Fontevraud Abbey Tourist Attractions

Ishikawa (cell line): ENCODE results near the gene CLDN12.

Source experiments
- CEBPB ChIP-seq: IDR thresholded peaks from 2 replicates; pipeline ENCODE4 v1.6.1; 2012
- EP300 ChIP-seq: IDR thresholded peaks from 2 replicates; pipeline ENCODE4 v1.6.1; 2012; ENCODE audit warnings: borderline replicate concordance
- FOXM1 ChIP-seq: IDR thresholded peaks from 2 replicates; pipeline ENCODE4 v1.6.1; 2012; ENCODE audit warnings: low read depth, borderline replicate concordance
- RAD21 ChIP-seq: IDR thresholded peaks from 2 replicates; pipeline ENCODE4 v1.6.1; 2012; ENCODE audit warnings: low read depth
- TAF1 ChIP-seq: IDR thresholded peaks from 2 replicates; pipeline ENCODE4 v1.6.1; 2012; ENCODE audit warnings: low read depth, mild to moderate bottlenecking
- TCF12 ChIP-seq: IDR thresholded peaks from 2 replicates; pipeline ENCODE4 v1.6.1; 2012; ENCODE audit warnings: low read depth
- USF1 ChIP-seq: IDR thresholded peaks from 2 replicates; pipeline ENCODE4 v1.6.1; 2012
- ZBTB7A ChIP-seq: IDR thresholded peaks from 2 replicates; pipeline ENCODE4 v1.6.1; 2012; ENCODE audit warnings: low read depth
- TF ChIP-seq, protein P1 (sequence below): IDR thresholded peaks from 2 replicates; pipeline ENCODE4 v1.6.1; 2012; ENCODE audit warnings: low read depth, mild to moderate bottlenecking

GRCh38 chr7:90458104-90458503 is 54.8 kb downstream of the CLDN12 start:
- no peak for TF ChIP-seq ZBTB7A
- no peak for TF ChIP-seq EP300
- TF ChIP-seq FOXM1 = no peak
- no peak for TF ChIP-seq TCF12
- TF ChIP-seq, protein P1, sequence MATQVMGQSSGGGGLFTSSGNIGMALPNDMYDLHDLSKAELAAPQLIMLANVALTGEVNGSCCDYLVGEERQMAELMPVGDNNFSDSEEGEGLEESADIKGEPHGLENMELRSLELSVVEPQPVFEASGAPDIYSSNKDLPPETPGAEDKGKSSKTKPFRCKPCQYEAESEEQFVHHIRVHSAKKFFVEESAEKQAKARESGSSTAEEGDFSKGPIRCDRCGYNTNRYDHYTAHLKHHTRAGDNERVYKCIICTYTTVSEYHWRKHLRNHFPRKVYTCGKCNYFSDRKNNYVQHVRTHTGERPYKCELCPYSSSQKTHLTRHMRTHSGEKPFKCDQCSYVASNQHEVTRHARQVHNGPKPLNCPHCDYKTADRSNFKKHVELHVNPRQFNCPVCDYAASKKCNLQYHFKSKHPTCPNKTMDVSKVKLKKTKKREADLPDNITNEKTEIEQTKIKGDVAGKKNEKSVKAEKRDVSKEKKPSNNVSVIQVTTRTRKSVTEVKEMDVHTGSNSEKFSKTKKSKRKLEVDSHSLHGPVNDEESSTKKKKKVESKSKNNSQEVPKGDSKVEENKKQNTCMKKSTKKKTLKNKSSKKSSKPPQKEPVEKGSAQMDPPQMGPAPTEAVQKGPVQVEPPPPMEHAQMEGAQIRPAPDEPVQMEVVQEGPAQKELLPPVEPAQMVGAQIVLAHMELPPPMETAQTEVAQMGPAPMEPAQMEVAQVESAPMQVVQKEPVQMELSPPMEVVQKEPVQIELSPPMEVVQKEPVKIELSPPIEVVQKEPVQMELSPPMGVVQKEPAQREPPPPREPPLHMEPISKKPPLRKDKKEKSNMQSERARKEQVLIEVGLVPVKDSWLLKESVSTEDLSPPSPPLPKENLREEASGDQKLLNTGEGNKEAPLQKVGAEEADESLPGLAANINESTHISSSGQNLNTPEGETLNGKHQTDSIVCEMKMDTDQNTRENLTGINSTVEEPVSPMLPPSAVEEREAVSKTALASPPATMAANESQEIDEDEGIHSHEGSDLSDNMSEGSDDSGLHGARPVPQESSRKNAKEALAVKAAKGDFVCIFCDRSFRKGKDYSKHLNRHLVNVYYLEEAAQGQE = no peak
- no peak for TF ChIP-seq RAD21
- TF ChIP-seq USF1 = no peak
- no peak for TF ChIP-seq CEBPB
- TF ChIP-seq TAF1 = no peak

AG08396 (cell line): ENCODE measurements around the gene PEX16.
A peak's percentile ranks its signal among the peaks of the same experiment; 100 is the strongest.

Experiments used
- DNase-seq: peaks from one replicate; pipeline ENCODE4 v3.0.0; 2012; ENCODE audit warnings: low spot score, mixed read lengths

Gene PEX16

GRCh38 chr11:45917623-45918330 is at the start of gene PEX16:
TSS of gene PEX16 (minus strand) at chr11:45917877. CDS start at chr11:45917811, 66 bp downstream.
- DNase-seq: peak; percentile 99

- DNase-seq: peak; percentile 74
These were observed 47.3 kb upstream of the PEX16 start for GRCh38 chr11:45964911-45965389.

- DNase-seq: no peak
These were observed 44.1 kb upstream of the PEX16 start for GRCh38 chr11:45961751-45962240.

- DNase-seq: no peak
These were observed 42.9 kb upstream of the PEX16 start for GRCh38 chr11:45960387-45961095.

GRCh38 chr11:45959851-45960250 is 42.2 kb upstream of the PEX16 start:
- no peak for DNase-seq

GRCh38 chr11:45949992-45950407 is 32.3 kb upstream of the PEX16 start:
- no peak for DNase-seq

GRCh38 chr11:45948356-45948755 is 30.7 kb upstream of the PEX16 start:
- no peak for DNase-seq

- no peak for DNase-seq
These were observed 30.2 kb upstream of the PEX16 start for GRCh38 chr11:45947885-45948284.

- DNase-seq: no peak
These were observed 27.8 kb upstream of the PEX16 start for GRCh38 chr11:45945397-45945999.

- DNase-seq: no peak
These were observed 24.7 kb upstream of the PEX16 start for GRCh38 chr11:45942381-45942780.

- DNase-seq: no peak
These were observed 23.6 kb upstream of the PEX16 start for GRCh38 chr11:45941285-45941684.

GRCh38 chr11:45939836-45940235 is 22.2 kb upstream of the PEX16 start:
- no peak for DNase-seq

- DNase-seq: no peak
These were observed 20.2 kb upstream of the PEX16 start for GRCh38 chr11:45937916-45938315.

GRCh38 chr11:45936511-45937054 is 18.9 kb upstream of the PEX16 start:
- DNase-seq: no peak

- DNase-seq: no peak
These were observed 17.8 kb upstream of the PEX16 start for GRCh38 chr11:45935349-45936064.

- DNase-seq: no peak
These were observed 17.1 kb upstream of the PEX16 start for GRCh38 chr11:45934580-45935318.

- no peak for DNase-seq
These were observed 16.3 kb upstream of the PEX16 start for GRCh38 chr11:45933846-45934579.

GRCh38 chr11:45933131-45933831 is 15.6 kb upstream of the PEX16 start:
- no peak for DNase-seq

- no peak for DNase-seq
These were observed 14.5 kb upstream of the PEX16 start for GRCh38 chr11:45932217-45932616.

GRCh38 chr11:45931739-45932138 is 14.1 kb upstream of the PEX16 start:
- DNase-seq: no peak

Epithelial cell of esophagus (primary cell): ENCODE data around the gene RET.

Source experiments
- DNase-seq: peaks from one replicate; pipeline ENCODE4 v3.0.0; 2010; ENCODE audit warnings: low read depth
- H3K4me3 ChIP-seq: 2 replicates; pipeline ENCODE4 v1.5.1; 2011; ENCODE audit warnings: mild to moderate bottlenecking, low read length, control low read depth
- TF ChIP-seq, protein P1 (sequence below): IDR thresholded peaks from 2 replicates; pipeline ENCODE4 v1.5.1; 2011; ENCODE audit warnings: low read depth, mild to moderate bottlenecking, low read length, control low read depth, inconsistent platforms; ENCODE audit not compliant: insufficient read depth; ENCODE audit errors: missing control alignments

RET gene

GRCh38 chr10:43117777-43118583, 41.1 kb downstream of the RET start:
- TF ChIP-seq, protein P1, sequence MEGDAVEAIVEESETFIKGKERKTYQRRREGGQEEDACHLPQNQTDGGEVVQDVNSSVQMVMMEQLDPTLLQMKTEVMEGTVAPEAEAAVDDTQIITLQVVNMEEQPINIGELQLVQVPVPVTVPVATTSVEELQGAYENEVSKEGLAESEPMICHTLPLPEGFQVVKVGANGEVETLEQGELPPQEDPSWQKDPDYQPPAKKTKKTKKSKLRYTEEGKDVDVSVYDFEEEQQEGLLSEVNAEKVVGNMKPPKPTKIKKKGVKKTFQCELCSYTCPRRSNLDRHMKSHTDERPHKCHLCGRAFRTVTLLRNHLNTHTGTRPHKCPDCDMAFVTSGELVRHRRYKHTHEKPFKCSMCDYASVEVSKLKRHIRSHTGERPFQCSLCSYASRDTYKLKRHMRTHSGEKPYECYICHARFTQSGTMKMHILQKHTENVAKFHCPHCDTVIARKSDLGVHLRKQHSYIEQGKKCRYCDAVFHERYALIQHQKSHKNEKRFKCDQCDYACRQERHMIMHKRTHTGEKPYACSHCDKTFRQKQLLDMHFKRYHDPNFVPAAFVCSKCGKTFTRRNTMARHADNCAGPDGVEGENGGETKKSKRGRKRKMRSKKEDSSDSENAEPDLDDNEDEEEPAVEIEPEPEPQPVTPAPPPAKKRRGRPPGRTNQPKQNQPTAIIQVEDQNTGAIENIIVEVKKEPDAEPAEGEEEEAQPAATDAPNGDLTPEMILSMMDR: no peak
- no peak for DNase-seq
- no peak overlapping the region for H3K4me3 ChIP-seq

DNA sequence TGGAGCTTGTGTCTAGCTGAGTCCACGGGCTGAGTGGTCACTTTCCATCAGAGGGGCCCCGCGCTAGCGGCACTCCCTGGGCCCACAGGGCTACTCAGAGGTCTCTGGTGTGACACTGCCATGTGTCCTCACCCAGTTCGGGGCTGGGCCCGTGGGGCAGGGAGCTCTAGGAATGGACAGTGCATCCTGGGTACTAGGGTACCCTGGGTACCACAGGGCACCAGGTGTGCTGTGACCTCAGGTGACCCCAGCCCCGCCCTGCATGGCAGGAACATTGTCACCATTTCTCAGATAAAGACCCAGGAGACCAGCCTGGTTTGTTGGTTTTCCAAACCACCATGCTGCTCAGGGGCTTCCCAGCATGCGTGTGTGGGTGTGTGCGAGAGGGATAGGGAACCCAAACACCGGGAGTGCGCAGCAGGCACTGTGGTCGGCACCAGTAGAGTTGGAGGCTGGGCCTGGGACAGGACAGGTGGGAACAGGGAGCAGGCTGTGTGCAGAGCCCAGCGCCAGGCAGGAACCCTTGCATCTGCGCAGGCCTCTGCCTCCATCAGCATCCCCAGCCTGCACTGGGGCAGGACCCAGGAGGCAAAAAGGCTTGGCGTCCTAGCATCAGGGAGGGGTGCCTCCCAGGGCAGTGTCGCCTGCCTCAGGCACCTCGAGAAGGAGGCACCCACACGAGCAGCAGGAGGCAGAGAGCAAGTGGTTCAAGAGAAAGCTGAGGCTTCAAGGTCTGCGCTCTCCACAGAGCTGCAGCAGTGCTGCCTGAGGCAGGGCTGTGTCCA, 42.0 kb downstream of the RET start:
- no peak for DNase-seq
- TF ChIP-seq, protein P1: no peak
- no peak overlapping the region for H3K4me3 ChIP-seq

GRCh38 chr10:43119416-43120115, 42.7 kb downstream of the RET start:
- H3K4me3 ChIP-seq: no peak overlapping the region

The little town of Fontevraud or Fontevrault (pop. 1,189), famed for its abbey, lies half-way between Chinon and Saumur a few kilometers south of the Loire.The great abbey of Fontevraud was founded in 1099 by a preacher named Robert d'Arbrissel. It was occupied by monks and nuns who lived under the strict rule of the Benedictine order. The abbey was dissolved during the French Revolution, and from 1804 to 1963 served as a prison. It is now a conference center.The church dates from the first half of the 12th C. It contains the tombs of members of the Plantagenet house (which favored the Benedictine order), in particular of Henry II of England, his wife Eleanor of Aquitaine and Richard Coeur-de-Lion - fine examples of 13th C sculpture.On the south side of the church is the Cloître Ste-Marie, off which opens the Chapterhouse; both were rebuilt in the 16th century in typical Renaissance style. Adjoining is the Cloître St-Benoît, which is open on one side; it was partly restored in the late 17th and early 18th C. The best known of the conventual buildings is perhaps the kitchen, with its striking conical roof. Round the octagonal interior are five apses (before the refectory adjoining the kitchen was built there were eight), each with its own chimney hood, which join in the middle in a single large chimney. A low door (usually closed) leads into the rib-vaulted refectory.The village church of St-Michel (13th-15th C) has a fine high altar and contains art treasures from the abbey.The garden features a magnificent herb collection used in Medieval times for medicine, dyeing and other interesting purposes.